As usual, Joel Makower has got the good stuff. The Journal of Industrial Ecology that he points to is, in a word, fascinating. It’s full of great articles, all tied together with the theme of “sustainable consumption.”
I haven’t had time (yet) to read all of the articles, but there is one that jumps out as a real jewel, Tim Jackson’s piece, “Live Better by Consuming Less? Is There a Double Dividend in Sustainable Consumption?”
When it comes to sustainability, Jackson notes that
Purely technological approaches fall short of addressing the crucial dimension of human choice in implementing sustainable technologies and changing unsustainable consumption patterns.
With that, Jackson is off and running. I think he’s absolutely right. We can have all the technology in the world to make living more and more efficient and low-impact. But it won’t do any good if people don’t use it.
The two elements of technology and choices, production and consumption, are intertwined, and I think that improvements have been made in both respects. For example:
- I would say that people have shifted values (choices) to place a very high value on order, or organization, or lack of entropy, or whatever term you’d like. Economically speaking, it is now possible to rack up huge amounts of GDP by sitting in front of a computer punching keys if you are doing it in a highly ordered way; society places a high value on, say, a flawless computer program or a sophisticated data model.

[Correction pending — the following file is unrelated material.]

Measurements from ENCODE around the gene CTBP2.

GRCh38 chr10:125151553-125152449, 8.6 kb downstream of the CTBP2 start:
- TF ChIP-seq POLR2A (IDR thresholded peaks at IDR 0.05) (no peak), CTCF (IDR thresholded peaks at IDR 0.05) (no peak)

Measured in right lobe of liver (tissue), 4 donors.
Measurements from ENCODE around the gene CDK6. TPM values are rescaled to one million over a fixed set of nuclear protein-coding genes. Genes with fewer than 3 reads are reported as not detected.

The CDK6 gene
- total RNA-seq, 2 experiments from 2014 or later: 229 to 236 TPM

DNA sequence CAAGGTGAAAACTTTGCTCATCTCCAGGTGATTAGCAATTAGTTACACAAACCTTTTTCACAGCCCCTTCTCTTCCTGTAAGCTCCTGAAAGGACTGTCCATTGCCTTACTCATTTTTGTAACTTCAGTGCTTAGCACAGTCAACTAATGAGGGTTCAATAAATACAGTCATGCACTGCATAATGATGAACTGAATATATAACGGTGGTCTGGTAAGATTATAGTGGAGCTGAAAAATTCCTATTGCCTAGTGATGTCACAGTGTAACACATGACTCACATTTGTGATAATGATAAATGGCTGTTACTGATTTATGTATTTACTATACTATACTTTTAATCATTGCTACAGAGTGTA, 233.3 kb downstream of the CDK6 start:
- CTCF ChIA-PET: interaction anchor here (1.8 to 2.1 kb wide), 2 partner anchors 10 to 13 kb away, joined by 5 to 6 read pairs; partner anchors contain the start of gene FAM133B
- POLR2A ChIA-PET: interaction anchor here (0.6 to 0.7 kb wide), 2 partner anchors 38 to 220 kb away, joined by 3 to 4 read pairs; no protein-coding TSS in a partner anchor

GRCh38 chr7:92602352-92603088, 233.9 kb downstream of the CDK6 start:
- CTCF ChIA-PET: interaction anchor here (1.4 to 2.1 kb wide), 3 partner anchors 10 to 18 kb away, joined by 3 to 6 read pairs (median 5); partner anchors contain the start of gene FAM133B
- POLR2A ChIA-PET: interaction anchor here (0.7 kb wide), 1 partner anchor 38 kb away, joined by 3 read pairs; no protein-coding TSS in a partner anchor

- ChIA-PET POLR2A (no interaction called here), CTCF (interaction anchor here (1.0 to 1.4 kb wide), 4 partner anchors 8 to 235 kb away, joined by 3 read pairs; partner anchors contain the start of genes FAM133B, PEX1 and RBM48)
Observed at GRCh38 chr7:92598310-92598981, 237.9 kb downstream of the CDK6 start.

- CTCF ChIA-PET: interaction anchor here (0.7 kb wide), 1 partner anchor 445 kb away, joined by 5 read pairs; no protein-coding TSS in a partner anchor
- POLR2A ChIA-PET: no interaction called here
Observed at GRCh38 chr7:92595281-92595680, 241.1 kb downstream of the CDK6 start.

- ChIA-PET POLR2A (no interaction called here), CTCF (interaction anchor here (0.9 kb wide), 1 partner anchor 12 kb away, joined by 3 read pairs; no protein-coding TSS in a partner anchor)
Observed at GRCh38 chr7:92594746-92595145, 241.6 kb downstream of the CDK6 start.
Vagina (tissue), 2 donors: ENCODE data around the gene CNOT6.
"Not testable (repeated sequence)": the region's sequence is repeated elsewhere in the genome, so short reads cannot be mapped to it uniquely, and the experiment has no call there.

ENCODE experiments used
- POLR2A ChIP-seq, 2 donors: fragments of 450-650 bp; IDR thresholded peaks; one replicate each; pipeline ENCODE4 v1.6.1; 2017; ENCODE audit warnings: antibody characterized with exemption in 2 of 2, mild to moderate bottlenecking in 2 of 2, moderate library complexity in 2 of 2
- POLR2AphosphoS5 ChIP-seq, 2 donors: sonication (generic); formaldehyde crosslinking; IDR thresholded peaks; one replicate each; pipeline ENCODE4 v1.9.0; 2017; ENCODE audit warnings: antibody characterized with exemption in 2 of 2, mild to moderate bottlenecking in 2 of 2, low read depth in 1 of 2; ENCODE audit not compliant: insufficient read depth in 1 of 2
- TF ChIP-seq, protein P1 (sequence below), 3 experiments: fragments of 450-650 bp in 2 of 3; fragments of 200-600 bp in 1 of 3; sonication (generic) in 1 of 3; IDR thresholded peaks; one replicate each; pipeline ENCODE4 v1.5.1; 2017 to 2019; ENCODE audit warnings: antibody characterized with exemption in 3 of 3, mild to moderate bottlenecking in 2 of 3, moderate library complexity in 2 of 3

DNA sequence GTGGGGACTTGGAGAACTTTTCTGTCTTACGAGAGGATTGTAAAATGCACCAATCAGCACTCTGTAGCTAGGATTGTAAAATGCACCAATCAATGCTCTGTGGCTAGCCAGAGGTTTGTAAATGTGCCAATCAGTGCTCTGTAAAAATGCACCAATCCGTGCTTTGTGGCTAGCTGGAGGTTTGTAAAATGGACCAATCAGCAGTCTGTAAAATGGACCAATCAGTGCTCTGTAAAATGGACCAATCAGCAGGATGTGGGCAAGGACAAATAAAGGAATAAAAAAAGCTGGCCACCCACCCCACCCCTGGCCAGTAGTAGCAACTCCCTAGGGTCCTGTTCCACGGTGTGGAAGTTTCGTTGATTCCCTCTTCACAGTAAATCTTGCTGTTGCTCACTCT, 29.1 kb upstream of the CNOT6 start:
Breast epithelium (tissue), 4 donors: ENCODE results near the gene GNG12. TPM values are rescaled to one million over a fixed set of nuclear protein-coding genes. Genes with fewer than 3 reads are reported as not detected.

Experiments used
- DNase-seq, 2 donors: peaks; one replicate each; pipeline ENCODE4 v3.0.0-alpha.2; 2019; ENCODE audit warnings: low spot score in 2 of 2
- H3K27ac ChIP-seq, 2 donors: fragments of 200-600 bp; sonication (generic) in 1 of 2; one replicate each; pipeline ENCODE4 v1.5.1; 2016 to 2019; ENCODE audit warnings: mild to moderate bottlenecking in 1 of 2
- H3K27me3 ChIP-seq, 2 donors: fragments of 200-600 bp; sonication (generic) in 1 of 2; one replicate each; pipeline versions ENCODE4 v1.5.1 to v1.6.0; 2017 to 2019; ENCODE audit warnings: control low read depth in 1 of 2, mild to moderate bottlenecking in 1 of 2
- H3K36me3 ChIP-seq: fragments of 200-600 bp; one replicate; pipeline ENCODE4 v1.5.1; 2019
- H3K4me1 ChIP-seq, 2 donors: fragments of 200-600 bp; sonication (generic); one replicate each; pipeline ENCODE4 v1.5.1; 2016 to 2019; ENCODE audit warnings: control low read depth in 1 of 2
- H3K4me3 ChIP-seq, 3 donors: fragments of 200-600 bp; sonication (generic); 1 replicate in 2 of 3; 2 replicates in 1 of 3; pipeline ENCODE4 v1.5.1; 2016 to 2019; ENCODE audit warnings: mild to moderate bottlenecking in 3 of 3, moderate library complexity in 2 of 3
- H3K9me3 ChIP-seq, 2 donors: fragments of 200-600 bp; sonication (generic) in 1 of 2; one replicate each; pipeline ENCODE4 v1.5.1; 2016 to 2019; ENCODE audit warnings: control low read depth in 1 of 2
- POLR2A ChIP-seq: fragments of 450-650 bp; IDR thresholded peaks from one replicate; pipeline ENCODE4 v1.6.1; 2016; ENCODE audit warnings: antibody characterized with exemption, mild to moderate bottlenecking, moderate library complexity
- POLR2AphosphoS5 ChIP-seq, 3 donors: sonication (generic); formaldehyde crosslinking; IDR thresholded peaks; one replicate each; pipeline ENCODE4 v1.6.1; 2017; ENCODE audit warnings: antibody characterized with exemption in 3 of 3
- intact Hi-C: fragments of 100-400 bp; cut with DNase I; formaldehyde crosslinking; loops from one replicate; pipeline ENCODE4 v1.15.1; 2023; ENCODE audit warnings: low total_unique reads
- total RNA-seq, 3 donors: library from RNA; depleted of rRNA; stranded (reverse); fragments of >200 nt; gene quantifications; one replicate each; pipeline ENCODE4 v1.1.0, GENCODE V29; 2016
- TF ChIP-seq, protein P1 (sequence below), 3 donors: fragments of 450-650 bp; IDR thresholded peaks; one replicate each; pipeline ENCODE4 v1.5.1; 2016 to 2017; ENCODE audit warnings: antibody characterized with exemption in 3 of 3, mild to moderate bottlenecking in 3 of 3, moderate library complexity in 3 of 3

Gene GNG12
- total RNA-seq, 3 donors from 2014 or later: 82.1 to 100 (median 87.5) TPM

- Society also has evolved the infrastructure (technology) necessary for these endeavors to be sustainable; someone can now write the program without commuting at all even though her colleagues are half a world away. So in terms of the impact that someone actually needs to have in order to live, we are quite rapidly minimizing this impact to such an extent that we might be able to fit all 6 billion of us on this planet sustainably.
That may be overly optimistic, and there are reasons to believe that materialistic choices are somewhat necessary and ingrained in human nature, which Jackson discusses in depth. The article is extremely well-researched and just peppered with references. I challenge anyone to get through it without being taken off on at least one tangent (one of my own tangents resulted in an addition to my list of books to read).
Update [2005-6-11 8:7:2 by Andy Brett]:
Some excellent further reading on the subject, with some surprising answers, courtesy of Jon Christensen:
“Are We Consuming Too Much?” from the Journal of Economic Perspectives, by Paul Ehrlich and others
“Are We Consuming Too Much?” by Jon Christensen
The first paper is somewhat technical, but very worth it. Christensen’s article is less technical and has some valuable points about the role and value of “natural” systems such as wetlands.